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Brigit
Jan. 18, 2010, 01:53 PM
One of the other boarders at my barn had purchased a new horse and decided that he wanted to get rid of his other gelding. This gelding seems to put up with A LOT of really bad riding habits. (ie. not being ridden with ANY leg on flat or o/f, rider being left behind & grabbing his mouth/no release, etc). And apparently he evented to pre-training and did up to 2nd level dressage, sounds like a nice broke horse. The owner literally wanted to get rid of him from the sounds of it.

So I figured, what the hay, I'd try riding him and see if maybe I could take him on for a re-sell project.

Well I rode him yesterday and I think he's a LOT more work than I had thought. He was sooo stiff through his body (wouldn't bend at ALL) and his mouth was like a concrete wall. I played around with trying to get him to give and stretch down. He seemed to have a really good attitude and didn't get annoyed with anything I did. On to the canter. Oh boy. It was like a runaway freight train. He was crooked, leaning and felt like he was going 90 miles an hour around the arena and when I pulled him up it took a TON of effort. I had a jump set up in the arena but the prospect of taking that horse over it was slightly scary. lol

This gelding hadn't been ridden in awhile and I think when he was ridden, he wasn't ridden very well. Poor guy. I'm tempted to ride him a bit more and see if I can make some progress with him but he seems pretty set in his ways. I'm tempted to try a different bit (I used a D-ring with a french link) but I'm not sure if that will help his hard mouth or make it worse. Maybe some lunging in side reins would help?

Thoughts?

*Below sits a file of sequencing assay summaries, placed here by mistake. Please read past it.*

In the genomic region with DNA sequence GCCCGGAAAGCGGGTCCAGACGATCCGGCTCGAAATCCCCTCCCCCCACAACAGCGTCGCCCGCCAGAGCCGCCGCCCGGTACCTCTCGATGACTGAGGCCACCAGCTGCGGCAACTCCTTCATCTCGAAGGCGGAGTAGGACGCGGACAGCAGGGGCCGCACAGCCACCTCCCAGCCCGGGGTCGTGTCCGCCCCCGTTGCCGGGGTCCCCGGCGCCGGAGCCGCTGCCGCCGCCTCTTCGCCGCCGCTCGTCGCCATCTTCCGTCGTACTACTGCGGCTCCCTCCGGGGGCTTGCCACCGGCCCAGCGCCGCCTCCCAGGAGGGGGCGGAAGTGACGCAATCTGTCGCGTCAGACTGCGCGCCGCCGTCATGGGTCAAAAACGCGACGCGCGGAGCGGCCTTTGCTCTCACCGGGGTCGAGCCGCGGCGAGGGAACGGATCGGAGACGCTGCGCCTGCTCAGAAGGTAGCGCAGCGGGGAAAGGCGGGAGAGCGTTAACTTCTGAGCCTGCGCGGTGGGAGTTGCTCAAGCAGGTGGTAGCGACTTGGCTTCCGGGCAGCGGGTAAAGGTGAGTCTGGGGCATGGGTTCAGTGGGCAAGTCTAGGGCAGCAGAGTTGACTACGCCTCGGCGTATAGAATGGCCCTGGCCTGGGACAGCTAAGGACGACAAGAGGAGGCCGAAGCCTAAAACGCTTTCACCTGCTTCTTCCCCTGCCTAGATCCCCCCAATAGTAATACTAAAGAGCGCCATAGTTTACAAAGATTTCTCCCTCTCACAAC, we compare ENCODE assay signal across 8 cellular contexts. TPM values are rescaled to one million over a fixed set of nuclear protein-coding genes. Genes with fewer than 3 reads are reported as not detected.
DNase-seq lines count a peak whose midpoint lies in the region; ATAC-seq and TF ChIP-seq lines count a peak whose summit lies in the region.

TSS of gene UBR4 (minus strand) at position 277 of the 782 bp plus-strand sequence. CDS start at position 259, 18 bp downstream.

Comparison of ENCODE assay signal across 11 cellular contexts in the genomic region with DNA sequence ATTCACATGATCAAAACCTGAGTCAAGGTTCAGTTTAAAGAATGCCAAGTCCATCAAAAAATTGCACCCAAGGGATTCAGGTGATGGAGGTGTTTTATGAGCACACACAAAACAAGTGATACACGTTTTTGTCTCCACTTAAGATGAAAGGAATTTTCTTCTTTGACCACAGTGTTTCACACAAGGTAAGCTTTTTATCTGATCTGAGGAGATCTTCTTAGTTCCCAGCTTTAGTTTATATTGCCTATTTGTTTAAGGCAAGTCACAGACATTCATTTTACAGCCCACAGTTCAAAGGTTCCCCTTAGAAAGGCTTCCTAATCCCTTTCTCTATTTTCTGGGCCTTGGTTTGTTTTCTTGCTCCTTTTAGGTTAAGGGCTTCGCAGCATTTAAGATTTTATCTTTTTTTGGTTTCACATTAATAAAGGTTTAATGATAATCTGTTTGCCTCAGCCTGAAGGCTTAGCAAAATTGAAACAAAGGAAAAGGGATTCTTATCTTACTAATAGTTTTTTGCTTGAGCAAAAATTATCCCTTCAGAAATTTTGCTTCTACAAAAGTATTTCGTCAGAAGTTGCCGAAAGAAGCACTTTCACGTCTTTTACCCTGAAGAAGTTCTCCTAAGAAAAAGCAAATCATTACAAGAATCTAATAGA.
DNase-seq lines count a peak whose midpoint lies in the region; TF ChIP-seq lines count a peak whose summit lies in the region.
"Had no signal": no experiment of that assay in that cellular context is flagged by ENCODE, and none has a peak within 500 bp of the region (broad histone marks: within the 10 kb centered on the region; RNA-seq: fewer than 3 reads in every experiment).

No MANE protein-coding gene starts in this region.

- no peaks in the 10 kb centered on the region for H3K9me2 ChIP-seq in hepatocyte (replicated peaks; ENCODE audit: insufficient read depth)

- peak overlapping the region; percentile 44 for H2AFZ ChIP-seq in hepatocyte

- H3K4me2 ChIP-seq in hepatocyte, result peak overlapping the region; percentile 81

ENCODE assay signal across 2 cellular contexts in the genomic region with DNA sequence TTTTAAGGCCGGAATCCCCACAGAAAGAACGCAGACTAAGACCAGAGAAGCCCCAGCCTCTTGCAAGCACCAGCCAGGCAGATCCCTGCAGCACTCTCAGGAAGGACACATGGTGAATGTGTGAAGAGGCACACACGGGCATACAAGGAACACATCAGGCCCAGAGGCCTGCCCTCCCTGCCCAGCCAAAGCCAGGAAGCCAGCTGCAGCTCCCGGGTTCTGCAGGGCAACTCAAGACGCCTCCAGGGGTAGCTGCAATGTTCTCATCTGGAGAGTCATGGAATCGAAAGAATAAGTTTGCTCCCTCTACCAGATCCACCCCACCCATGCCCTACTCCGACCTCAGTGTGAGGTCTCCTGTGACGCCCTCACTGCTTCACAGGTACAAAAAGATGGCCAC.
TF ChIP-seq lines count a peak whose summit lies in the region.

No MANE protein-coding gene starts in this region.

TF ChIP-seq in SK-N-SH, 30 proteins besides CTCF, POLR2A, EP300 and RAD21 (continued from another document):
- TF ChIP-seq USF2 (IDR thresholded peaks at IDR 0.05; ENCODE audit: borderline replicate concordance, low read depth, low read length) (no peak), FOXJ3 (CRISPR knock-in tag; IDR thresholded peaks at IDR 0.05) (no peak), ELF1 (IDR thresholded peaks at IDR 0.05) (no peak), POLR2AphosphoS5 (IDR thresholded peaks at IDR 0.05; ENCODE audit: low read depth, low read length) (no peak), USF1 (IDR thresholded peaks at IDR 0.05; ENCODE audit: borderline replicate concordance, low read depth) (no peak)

akhunterrider
Jan. 18, 2010, 02:10 PM
I rode a horse named Iron Monarch who was nicknamed "Iron Jaw." He was 19 when I leased him and pretty set in his ways, but longeing with side reins did help him quite a bit. Especially if we longed pre-ride. I would give the horse a few more rides and go from there. Even if he doesn't get any better, you didn't lose anything by riding him.

Rescue Pony
Jan. 18, 2010, 02:25 PM
Establish a stop first. Always good. My TB ran over a judge at a canter once at his first show due to the fact that I was stupid and he was out of control!

You could try a different bit but a stronger bit is not necessarily a better bit. Bitting down can do the same thing sometimes...... I would just go to a plain heavy snaffle full cheek cause that is what I like to start in. Is he taking the bit in his mouth? or just running? Cause running should be controlled with the stop not the bit. You could also just run him into the wall a couple times. That was the only way I got it through the TB's thick head to stop at the canter!

I wouldn't give up on him quite yet but it would be a long resell project to fix more than likely. Sounds like he is willing to work but not physically able to yet due to his previous riding.

Try some ground stretching too. There are some great books out there and that would help some of the stiffness.

Brigit
Jan. 18, 2010, 03:16 PM
Rescue Pony - that's exactly what I was thinking. His stop is really really poor. I did a pile of walk forward-stop-back up, yesterday with him and it maybe improved a bit but not too much. That was just the first ride though, that's definitely worth seeing if we can get some improvement. I'm tempted to try it with draw reins, not tight, but just to kinda help him with the idea of flexing and giving and then let go.

I thought the same thing about the bit too. I don't necessarily think a stronger bit will help the situation. He needs to understand what I want more than anything.
I'm not too sure how to describe his cantering and lack of stopping from the canter. He doesn't understand/respond to any of the "normal" aids when asking for a downward transition (close leg, sit deep, stretch up, etc), he just keeps on going. Only after IMHO excessive amounts of pulling does he transition down.
I'm almost 100% sure after seeing how he was ridden and now actually riding him, that his rider used absolutely NO leg on him. Totally ridden from hand to leg vs. leg to hand. I went to see if I could push him forward in the bit and he rushed forward and ran through the bit as soon as I added more leg.

As for his stiffness, it's not so much a movement stiffness. It's more like when you ask him to bend around a circle he just tips rather than bends his body.

ETA Thanks for the tips! I appreciate it!

findeight
Jan. 18, 2010, 03:19 PM
I wouldn't put too much into it unless you do buy him...and pretty cheap.

Could just be bad riding but, unless you have total control and nobody else rides him? You can't fix that.